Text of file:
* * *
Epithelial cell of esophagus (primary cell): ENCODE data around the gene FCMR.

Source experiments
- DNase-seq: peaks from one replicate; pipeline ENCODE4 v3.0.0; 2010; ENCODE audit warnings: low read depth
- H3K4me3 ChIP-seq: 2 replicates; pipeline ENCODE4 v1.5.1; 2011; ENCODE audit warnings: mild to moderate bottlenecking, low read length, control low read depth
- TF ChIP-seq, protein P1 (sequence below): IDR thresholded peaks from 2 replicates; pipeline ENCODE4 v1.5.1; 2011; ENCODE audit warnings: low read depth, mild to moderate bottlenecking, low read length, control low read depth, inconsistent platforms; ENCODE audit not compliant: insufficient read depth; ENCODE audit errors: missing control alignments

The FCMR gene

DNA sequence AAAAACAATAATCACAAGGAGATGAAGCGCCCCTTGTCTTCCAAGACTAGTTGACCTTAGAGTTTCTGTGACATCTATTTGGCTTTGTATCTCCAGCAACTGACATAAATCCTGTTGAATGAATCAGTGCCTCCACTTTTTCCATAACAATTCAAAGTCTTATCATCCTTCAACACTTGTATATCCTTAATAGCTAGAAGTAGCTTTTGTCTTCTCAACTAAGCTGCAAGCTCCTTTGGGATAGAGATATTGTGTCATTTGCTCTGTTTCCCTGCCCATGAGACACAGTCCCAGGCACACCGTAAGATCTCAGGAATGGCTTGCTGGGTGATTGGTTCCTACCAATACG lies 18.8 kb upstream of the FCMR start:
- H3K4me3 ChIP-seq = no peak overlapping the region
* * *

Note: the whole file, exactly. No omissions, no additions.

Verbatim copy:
Epithelial cell of esophagus (primary cell): ENCODE data around the gene FCMR.

Source experiments
- DNase-seq: peaks from one replicate; pipeline ENCODE4 v3.0.0; 2010; ENCODE audit warnings: low read depth
- H3K4me3 ChIP-seq: 2 replicates; pipeline ENCODE4 v1.5.1; 2011; ENCODE audit warnings: mild to moderate bottlenecking, low read length, control low read depth
- TF ChIP-seq, protein P1 (sequence below): IDR thresholded peaks from 2 replicates; pipeline ENCODE4 v1.5.1; 2011; ENCODE audit warnings: low read depth, mild to moderate bottlenecking, low read length, control low read depth, inconsistent platforms; ENCODE audit not compliant: insufficient read depth; ENCODE audit errors: missing control alignments

The FCMR gene

DNA sequence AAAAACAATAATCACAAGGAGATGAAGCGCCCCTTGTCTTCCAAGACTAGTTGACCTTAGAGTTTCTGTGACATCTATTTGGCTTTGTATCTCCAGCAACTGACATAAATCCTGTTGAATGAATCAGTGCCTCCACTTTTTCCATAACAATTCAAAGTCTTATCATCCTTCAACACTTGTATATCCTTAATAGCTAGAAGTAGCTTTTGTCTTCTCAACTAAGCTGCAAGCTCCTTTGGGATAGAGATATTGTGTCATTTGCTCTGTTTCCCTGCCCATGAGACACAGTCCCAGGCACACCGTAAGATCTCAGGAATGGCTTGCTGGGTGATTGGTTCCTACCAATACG lies 18.8 kb upstream of the FCMR start:
- H3K4me3 ChIP-seq = no peak overlapping the region